[This entry was quite long, so we’ve rewritten the first part. The quoted portion is the entrant’s own words, but the opening and closingis paraphrased]
Dane’s father spotted the 300ZX in January of 1990. “His jaw was agape. It was love at first sight. From that moment he researched, read all the reviews, poured over suspension numbers, ogled the power figures. The 300ZX was sleek and sexy, something completely different from the box designs of the 80’s. It had performance. It had four seats to fit his entire family. And, it had a liftback— just like his Practical Caprice! Four months later, spring had sprung and our hero was riding T-topless through town with his entire family.”
The car has been in Dane’s family ever since and he’s worked hard to keep it well-preserved.
Anthony Guerra, 1989 Saab 900S
It is a 1989 Saab 900S with period correct goodies such as Speedline Mistral Wheels, Momo Corse Steering wheel, and factory louvers. The odometer says 137,000 miles and I like to think its a fairly well-preserved ride.
Ryan France, Plymouth Voyager
This van has been my love for more the five years, giving me and my family tons of fun times. Hopefully it’ll be considered for best van.
Mike Ottati, 1994 BMW M5 Touring
It’s painted in a BMW individual color called Madeira Schwarz. (A dark purple). There were two made in this color in ‘94 (this was the first one), and two in ‘95. This is the only one in the US. It was imported and federalized in 2006, and miraculously registered in California. I’ve owned it for about five years, and I drive it regularly. Both as an occasional daily and on family/auto related road trips. Currently it sits at 220k km. What makes it rad? It’s an e34 M5, and it’s a wagon, and it’s purple (though not quite as in your face purple as Daytona). The ultimate sport utility vehicle. I’ve used it to haul plants, pick up parts, and it’s seen a few laps on road courses. One of its prior German owners was listed on the Nurburgring’s top 10 lap times in 2003 (while he owned this car). As an M5 fan, this was a holy grail car that I was able to get needing some work, before the values went up.
Savo Stanivukovic, 1990 Peugeot Wagon
My 1990 Peugeot Wagon is build by myself and it’s only in U.S. that’s Peugeot 306 GTI 6 speed M/T swapped.
Jeffery Wong, 1995 Mercedes E320 Wagon
This 1995 E320 has been modified in several areas, suspension, brakes, interior, and conversion to manual transmission. This car has been on the field at Legends of The Autobahn over the last few year receiving awards in both Class 6 as well as the Modified Class for Mercedes. Should you have any questions about the car please do not hesitate to contact me directly. This wagon was built and is used to haul my 170 pound Newfoundland to and from the office along with a 30 lb Whippet for a solid 200 lbs of guaranteed daily cargo. I also use this wagon for typical duties like groceries and of course picking up parts for my other car related projects which are many.
Derek Lee, 1991 Audi 200
I wanted a fun, comfortable, practical highway cruiser wagon with a manual transmission, so the rarest car in the U.S.
After researching the E34 5 series on a suggestion from a friend and having already looked at manual swapping turbodiesel Mercedes, I decided to look at the remaining German luxury automaker, Audi. We did not get the RS2, but we got the highly tunable 20V turbo inline-five without Porsche’s reworking in the big Audis from 1991-95 (only ‘91 and ‘95 for wagons), only paired with a manual. In ‘91, the last year of the car introduced as the 5000 with plummeting sales thanks to CBS, Audi sold, with this new engine, a total of 133 wagons. As I said, the rarest car in the U.S.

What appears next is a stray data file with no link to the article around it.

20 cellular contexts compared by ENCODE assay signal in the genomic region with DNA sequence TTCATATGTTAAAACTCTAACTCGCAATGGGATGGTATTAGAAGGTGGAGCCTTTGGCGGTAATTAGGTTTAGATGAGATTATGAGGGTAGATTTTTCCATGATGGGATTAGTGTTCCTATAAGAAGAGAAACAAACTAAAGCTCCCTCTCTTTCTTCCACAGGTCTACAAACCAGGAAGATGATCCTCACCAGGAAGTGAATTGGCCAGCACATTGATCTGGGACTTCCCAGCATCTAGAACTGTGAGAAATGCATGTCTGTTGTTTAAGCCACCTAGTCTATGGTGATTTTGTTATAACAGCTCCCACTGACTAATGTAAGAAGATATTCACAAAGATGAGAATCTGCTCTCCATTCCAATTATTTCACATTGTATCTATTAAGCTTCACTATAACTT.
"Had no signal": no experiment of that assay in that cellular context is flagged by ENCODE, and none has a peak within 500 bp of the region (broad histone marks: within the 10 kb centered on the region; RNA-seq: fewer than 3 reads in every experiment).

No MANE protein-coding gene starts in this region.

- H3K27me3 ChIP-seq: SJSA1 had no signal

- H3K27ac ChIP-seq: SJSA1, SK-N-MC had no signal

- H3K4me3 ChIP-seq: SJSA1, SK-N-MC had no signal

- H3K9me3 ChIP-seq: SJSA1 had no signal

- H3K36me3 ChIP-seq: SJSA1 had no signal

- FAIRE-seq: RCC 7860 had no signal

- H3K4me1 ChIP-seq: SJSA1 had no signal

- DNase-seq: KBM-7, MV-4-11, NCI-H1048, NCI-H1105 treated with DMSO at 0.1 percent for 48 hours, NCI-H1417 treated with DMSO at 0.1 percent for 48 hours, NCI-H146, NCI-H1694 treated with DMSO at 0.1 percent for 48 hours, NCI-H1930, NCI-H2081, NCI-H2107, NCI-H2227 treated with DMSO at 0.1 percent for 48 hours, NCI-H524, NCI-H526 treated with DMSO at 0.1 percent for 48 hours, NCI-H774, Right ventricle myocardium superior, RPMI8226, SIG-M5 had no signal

Jon Snyder, 1993 Chevy G20
Attached herein is the ultimate ‘90s van. You need not look any further for a van/wagon category winner, and I’m sure the discerning Jalop community will agree. Behold, all that is good about the ‘90s. Who amongst us did not have a friend/parent/grandparent who invested poorly in a large, gas-guzzling, American made quasi-luxury vehicle such as this and/or take family trips in same? Shall we list all of the items that make it awesome? Scooby-doo font spare tire carrier? Check. Captain’s chairs? Check. Cocktail table with four (4!!) built-in cup holders seemingly made with beer steins or wine glasses in mind? Fold down rear bench/bed (for questionable hijinks and/or camping)... Checkity check check. And the glorious piece de resistance? LED party lights in the ceiling?... YES! This vehicle represents all that is holy and good about the 90's; a time that will never come around again (possibly for the good of all involved) but should be remembered and revered for obvious reasons.
Alex Reed, 1989 Dodge D250
I present my 1989 Dodge D250 as a candidate for the raddest truck category, mostly cause I’m a sucker for the far off possibility of free stuff and because it’s a fine benchmark of an era of American engineering that would not go silently into the good night. I submit this to the Jalopnik community as a simple, honest, working class hillbilly hot rod. It gives me great joy to drive it, wrench on it, learn obscure things about the history of Chrysler motor company, and swear profusely about how there’s almost no aftermarket support for this fine machine.
Erik Mellberg, 2000 Chevy Tahoe
[Yes, it’s a 2000 model year. Radwood rules allow continuation models, so it checks out. Also, Erik is entering on his friend Julian’s behalf.]
Truck is super different compared to his other cars and its part of what makes it so cool. Its a pretty simple truck but is also pretty uncommon. The Limited trim is blacked out and features unique body accents for a street truck look. Its also extremely low and sitting on a great set of meaty tires and steelies for a mean nascar like stance. He’s put a bunch of work into cleaning the car up and fixing it from the previous owners neglect. It just got an all new stereo setup with a badass center console sub box. Julian and myself both drove from SF to LA for the Rad2wood because we didn’t want to miss it. We both are super stoked on the idea of the group and event. Truck is badass and Julian is a super Rad dude and is a true auto enthustiast (He even works at Tesla) I’m pretty sure he’s too modest to submit and that’s why he should be in the running for an award.